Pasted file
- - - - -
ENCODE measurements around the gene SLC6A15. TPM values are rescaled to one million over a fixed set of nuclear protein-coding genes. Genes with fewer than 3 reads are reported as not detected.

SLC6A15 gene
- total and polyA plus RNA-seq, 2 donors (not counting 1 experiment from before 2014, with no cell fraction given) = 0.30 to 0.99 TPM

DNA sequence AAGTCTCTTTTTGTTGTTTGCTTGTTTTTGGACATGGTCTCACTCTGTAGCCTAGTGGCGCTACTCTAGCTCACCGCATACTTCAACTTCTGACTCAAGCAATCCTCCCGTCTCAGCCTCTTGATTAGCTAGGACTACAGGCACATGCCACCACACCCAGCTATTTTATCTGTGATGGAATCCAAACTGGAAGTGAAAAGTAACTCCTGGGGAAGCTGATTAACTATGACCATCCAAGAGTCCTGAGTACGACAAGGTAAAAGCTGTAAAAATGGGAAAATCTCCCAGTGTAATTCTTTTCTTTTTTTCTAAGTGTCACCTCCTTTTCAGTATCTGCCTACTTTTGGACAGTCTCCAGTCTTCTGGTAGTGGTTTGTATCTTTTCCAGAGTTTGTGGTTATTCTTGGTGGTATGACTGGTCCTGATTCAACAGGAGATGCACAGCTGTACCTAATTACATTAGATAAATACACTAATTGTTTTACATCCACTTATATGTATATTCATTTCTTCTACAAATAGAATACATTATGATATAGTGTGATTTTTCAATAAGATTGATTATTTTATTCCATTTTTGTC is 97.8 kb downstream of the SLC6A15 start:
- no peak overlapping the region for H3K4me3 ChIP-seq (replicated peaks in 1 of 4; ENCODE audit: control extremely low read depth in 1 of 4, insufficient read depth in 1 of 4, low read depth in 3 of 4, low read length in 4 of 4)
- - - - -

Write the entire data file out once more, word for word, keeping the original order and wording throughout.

ENCODE measurements around the gene SLC6A15. TPM values are rescaled to one million over a fixed set of nuclear protein-coding genes. Genes with fewer than 3 reads are reported as not detected.

SLC6A15 gene
- total and polyA plus RNA-seq, 2 donors (not counting 1 experiment from before 2014, with no cell fraction given) = 0.30 to 0.99 TPM

DNA sequence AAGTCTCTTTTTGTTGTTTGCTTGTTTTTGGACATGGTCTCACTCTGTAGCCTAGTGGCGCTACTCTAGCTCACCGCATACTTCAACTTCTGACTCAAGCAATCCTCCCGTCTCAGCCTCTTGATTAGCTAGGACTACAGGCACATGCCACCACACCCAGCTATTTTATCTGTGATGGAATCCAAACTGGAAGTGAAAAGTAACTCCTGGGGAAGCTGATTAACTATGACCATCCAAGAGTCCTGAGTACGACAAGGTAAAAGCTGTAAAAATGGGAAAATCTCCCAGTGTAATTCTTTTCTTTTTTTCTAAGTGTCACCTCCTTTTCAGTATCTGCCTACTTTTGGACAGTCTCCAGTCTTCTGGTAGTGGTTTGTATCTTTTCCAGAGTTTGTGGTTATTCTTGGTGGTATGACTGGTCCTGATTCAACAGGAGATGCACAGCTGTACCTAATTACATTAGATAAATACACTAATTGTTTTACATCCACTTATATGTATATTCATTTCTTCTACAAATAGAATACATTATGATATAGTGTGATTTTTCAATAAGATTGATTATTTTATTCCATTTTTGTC is 97.8 kb downstream of the SLC6A15 start:
- no peak overlapping the region for H3K4me3 ChIP-seq (replicated peaks in 1 of 4; ENCODE audit: control extremely low read depth in 1 of 4, insufficient read depth in 1 of 4, low read depth in 3 of 4, low read length in 4 of 4)